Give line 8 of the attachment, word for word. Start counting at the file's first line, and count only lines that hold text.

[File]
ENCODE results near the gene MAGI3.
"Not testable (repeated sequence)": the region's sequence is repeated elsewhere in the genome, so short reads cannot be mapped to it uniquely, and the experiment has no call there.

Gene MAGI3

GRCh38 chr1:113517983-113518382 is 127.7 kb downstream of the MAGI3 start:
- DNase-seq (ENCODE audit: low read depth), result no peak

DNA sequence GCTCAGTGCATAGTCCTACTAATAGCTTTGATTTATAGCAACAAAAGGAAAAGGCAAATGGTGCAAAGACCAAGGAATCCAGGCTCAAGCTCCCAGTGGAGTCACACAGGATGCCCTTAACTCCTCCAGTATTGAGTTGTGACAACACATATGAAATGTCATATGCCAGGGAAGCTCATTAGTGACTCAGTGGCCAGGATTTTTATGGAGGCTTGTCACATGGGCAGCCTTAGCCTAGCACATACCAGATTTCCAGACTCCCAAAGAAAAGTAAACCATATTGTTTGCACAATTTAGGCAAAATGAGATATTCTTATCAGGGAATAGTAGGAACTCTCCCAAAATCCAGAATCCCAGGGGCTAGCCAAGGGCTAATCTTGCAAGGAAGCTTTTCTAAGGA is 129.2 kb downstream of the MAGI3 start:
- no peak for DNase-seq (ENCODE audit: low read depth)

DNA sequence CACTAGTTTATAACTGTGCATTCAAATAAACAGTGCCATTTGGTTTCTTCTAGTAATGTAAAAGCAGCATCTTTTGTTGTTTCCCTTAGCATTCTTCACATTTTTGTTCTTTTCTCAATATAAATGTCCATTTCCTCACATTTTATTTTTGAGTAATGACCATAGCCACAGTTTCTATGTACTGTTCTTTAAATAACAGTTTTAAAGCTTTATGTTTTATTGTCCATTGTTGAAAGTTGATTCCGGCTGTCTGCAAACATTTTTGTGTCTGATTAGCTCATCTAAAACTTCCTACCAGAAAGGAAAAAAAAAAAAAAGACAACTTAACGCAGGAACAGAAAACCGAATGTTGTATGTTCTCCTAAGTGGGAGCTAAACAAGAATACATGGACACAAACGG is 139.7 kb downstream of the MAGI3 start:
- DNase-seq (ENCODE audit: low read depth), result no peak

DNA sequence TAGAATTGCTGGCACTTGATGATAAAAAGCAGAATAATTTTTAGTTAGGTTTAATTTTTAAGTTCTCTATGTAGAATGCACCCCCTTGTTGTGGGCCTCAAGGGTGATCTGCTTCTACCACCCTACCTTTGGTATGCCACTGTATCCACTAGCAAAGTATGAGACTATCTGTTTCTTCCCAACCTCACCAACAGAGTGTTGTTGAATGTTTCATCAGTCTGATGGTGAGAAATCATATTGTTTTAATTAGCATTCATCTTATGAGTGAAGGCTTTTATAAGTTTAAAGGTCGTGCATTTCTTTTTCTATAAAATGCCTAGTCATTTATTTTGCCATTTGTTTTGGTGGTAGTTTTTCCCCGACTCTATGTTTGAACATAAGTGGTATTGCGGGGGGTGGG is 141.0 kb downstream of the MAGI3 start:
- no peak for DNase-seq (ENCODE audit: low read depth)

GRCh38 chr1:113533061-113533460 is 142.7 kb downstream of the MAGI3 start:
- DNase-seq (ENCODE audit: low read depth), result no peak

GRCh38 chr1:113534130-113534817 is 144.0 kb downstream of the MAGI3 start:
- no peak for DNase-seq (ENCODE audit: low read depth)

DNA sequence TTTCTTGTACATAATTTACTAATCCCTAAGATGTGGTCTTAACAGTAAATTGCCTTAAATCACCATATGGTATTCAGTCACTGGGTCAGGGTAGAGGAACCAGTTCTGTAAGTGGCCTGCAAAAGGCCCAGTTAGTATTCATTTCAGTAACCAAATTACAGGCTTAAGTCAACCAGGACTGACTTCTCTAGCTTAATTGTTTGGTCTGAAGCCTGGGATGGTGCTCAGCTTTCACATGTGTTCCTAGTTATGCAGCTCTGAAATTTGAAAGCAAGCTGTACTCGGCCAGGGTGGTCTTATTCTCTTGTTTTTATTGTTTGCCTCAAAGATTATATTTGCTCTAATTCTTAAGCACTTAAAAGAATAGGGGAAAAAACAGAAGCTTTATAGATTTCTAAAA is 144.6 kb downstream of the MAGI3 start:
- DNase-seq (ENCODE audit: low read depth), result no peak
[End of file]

DNA sequence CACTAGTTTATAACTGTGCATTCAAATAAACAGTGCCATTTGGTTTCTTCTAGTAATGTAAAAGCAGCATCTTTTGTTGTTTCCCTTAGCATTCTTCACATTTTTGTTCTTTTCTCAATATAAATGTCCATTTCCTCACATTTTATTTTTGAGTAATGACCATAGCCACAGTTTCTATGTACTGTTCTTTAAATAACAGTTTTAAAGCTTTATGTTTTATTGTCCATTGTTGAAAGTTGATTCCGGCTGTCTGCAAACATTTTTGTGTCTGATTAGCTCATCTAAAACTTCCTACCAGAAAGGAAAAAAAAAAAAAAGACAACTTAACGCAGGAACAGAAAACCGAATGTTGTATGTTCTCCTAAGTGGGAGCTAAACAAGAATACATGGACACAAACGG is 139.7 kb downstream of the MAGI3 start: